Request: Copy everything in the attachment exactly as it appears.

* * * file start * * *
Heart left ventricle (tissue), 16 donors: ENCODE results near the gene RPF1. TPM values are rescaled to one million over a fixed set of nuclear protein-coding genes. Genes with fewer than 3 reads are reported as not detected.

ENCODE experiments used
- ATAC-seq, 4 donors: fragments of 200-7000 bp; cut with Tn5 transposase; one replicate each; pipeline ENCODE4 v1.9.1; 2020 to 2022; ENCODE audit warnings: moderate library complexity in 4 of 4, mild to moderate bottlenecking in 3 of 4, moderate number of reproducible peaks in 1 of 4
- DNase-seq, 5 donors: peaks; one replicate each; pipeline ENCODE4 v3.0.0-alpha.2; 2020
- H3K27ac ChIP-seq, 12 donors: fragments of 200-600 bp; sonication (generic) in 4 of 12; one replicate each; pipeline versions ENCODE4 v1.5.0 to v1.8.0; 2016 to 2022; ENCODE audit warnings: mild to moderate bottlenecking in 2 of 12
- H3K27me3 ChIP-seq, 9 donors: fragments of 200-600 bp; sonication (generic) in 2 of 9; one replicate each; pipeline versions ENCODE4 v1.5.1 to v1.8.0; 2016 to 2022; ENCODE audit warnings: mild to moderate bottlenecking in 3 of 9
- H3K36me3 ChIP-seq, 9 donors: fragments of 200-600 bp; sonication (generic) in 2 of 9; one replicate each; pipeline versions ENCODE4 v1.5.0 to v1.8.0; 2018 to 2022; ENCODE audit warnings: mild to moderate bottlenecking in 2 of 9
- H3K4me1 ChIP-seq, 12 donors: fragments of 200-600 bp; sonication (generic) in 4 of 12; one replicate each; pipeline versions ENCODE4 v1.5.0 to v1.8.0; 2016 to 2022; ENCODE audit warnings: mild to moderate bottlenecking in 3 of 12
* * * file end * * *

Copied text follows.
Heart left ventricle (tissue), 16 donors: ENCODE results near the gene RPF1. TPM values are rescaled to one million over a fixed set of nuclear protein-coding genes. Genes with fewer than 3 reads are reported as not detected.

ENCODE experiments used
- ATAC-seq, 4 donors: fragments of 200-7000 bp; cut with Tn5 transposase; one replicate each; pipeline ENCODE4 v1.9.1; 2020 to 2022; ENCODE audit warnings: moderate library complexity in 4 of 4, mild to moderate bottlenecking in 3 of 4, moderate number of reproducible peaks in 1 of 4
- DNase-seq, 5 donors: peaks; one replicate each; pipeline ENCODE4 v3.0.0-alpha.2; 2020
- H3K27ac ChIP-seq, 12 donors: fragments of 200-600 bp; sonication (generic) in 4 of 12; one replicate each; pipeline versions ENCODE4 v1.5.0 to v1.8.0; 2016 to 2022; ENCODE audit warnings: mild to moderate bottlenecking in 2 of 12
- H3K27me3 ChIP-seq, 9 donors: fragments of 200-600 bp; sonication (generic) in 2 of 9; one replicate each; pipeline versions ENCODE4 v1.5.1 to v1.8.0; 2016 to 2022; ENCODE audit warnings: mild to moderate bottlenecking in 3 of 9
- H3K36me3 ChIP-seq, 9 donors: fragments of 200-600 bp; sonication (generic) in 2 of 9; one replicate each; pipeline versions ENCODE4 v1.5.0 to v1.8.0; 2018 to 2022; ENCODE audit warnings: mild to moderate bottlenecking in 2 of 9
- H3K4me1 ChIP-seq, 12 donors: fragments of 200-600 bp; sonication (generic) in 4 of 12; one replicate each; pipeline versions ENCODE4 v1.5.0 to v1.8.0; 2016 to 2022; ENCODE audit warnings: mild to moderate bottlenecking in 3 of 12